Fast forward to today. Girls are playing video games left and right. And it's not just dating sims or Barbie Adventure or whatever, they're fragging people online. My point is that we thought there was an inherent difference in preferences between the genders, and it turned out we were mostly wrong. Games makers catered to boys because there was overwhelming evidence that there was almost no female interest in gaming. It's amazing how people conform to the way society expects them to be.

          Conversely, if IT support became known as a "girl thing", I bet the number of men trying to get in would plummet. And they would be genuinely disinterested, not just faking it to fit in.

          • And yet among early teenager girl they are still a minority playing CS:GO or whatever. And you cite the 90ies , well those boy playing game many of them tried to program their own late 80ies and early 90ies. And later became developer because they found tech interesting. When I was in university for a few lecture to student (lecture about virus how they are made, psychology, and how to protect , late 90ies for developer) and I had a quick conversation with the women there a pattern emerged : SOME (not all)
        • Re: (Score:2, Interesting)

          by Darinbob ( 1142669 )

          And yet, go back in the time machine and you will indeed see many women interested and working in tech. Just because today there is an insane frat boy culture in place in the IT basements does not mean that biology has changed. The first computer operators were very often women, because it wasn't considered a high status job. Sysadmins in the 70s and 80s had lots of women in those roles. The field of programming languages has been highly influenced by women from the start. You have a woman to thank for t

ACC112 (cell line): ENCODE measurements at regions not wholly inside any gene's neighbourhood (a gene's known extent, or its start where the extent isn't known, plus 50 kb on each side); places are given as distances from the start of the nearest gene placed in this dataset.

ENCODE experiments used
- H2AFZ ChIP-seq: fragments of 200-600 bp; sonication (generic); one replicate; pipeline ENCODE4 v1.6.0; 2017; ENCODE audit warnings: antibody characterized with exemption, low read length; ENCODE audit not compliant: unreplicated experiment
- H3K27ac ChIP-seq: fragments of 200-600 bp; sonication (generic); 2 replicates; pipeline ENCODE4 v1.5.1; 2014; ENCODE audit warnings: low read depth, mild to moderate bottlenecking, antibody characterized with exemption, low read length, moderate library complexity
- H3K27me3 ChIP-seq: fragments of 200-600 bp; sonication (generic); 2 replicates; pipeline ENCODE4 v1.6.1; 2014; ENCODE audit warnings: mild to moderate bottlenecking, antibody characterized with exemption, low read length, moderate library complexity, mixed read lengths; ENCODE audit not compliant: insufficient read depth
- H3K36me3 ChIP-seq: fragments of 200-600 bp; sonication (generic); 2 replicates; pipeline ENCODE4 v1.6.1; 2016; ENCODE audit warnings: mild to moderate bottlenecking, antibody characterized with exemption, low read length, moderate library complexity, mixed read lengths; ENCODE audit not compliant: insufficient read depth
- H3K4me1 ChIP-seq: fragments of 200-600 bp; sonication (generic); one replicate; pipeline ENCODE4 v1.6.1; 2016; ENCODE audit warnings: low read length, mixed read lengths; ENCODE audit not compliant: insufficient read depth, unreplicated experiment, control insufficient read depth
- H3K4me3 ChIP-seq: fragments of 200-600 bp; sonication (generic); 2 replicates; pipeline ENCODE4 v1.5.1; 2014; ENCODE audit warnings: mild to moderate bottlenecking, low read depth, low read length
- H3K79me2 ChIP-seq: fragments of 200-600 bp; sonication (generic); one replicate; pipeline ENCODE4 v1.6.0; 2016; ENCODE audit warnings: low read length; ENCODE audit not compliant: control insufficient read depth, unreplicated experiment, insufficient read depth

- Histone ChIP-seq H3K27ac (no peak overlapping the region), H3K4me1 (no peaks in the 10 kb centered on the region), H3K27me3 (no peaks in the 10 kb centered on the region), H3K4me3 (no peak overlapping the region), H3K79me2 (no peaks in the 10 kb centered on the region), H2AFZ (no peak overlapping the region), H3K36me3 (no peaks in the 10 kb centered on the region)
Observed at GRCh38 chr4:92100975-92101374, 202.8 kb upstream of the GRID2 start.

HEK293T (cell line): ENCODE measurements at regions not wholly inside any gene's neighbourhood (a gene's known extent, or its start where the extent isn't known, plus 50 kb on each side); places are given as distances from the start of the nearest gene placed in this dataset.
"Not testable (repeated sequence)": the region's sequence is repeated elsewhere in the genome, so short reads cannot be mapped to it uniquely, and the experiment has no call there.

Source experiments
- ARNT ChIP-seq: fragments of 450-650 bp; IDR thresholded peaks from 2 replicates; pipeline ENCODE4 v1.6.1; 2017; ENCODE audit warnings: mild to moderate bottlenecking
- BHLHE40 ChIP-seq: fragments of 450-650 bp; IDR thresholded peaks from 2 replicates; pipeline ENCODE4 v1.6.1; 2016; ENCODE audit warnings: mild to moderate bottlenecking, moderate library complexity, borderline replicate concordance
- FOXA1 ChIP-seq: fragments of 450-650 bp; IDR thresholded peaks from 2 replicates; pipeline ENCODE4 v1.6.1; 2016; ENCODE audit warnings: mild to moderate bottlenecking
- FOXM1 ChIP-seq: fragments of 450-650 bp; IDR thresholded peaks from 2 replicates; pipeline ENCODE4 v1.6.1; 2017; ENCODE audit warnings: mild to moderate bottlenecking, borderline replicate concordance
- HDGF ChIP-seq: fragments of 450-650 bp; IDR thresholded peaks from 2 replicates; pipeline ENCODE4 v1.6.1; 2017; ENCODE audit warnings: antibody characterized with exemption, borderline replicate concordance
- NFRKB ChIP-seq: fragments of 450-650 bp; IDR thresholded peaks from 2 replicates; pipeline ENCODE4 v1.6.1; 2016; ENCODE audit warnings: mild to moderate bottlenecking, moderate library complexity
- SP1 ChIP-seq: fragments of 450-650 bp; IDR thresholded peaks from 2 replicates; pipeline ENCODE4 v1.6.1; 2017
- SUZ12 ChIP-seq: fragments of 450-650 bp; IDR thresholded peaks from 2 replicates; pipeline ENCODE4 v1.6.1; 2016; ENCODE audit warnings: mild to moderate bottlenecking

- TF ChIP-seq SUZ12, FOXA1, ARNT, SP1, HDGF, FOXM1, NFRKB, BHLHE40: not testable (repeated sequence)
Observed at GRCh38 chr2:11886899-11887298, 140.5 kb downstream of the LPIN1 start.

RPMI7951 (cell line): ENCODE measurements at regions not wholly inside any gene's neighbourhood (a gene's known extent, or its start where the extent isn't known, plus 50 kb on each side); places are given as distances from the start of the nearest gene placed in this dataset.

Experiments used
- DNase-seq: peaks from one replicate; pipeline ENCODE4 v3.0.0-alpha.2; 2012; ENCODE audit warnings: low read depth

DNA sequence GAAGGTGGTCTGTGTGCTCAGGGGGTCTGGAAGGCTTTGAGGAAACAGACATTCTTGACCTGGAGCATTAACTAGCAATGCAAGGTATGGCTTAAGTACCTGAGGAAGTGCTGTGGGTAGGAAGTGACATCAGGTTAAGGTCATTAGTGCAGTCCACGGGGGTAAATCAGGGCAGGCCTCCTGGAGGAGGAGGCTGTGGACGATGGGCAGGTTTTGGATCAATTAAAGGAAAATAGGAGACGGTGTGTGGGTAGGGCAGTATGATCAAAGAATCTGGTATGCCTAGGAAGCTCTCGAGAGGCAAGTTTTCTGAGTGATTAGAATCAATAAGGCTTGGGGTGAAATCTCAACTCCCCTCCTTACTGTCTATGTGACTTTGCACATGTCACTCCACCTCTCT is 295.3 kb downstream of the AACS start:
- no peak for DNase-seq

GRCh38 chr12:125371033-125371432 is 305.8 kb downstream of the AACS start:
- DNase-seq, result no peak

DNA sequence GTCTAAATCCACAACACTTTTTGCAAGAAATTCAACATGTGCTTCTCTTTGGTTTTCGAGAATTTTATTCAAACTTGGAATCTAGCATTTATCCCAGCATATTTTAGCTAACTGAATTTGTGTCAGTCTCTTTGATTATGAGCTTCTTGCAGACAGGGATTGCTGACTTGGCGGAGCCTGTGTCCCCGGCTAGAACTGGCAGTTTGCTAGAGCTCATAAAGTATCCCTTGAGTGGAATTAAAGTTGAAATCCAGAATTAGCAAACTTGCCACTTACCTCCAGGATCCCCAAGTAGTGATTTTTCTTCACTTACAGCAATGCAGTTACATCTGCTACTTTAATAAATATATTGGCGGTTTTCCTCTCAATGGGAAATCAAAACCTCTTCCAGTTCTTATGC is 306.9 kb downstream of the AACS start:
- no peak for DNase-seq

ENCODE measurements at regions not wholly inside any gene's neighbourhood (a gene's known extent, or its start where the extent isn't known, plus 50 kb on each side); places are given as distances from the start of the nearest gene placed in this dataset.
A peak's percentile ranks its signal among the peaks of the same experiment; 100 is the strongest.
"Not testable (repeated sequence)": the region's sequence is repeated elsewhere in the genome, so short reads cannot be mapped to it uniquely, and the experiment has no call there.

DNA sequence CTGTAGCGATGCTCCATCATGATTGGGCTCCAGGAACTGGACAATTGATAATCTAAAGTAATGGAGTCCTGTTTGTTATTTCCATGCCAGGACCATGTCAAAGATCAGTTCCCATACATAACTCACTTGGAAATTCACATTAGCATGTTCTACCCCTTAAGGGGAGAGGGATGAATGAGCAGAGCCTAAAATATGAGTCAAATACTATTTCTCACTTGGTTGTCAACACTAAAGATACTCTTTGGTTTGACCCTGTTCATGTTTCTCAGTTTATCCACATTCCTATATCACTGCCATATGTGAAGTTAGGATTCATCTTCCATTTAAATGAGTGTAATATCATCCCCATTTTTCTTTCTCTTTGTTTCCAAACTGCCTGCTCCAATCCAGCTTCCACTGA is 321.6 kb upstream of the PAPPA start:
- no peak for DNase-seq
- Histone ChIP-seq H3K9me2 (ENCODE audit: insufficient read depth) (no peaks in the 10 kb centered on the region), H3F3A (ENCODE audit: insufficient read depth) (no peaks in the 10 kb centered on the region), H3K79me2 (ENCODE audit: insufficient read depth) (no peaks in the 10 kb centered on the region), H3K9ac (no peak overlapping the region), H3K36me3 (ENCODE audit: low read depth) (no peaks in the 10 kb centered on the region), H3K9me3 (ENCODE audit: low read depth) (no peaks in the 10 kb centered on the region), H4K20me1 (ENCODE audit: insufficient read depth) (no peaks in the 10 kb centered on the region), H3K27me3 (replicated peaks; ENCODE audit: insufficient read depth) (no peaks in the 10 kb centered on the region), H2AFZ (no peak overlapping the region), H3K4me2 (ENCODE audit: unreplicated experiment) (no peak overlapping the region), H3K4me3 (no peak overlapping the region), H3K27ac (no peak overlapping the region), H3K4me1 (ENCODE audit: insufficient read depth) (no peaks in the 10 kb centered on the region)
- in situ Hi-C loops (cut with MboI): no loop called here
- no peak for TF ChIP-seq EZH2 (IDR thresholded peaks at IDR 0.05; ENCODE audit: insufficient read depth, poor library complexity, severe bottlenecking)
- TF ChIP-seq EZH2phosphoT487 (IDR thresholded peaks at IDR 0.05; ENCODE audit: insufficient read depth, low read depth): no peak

• This has nothing to do with gender inequality. There is nothing unequal about the situation.

        The first statement may be true, but the second doesn't follow. We can have unequal and unfair circumstances, even if a particular example is fair.

      • by KiloByte ( 825081 ) on Wednesday March 21, 2018 @05:55PM (#56300577)

        Some stats: years ago, I counted kernel developers on "git shortlog -sn" who have a gender-obvious first name (I'm familiar with Western and Slavic names). People whose names I did not recognize were skipped completely; the first 1000 recognizable names had 8 women. There are multiple outreach programs for women, none exclusively for men.

        A more rigorous count, of who maintains Debian packages. I extracted the most recent changelog entry of all "key" packages in Stretch (as defined by autoremoval criteria -- ie, high popcon, d-i, or a build-dep completion of those). Whenever a name is not gender-obvious, I did a quick DuckDuckGo search. Stats:

        • 3 packages had (wrongly) a team as person
        • 42 were maintained by someone whose gender did not pop up in ~60 seconds of DDGing
        • 34 by women
        • 2 by a man who identifies as female
        • 4720 by regular men

        This means, only 0.9% of gender-recognizable uploads were done by a woman. Those 10 women in the analyzed set also did only 60% uploads a man would do. Likewise, outreach programs target women but none targets exclusively men.

    • by SuperKendall ( 25149 ) on Wednesday March 21, 2018 @03:50PM (#56299493)

      I consider myself pretty tech-savvy and supportive of diversity and the only one I could think of was Melissa something who got fired or something from Yahoo?

      Ok, but how many *male* tech leaders can you name?

      I can only think of a handful also. Jobs, Gates, Zuckerburg, Bezos, and kind of Musk (though he's almost outside the real of tech as it's normally thought of).

      You mentioned Carly ran HP. Well who runs it now? I have zero idea. Same goes for who runs Yahoo, or Uber, or Github, or whatever.

      There just aren't that many leaders, period, and I'm not sure women are so under-represented since there are three I can think of quickly (though one is sadly probably going to jail, I still feel like she had good intentions at the start).

      Some people mentioned none of the women had a very good rep. Well, look at the men! Of current tech leaders who has a "great rep"? Zuckerburg???

      It would be nice to see more women in charge of companies but it's kind of a hellish job that people have to choose and truly desire, not one that can be thrust on people. I don't know how you get anyone into that mental space, much less convince more women alone it's a good idea.

      • I can't think of who's in charge of most tech companies...
        In fact, those in charge generally only come to prominence if they are big personalities or if they screw up catastrophically. Your average company leader sits in his/her office and gets on with their job quietly.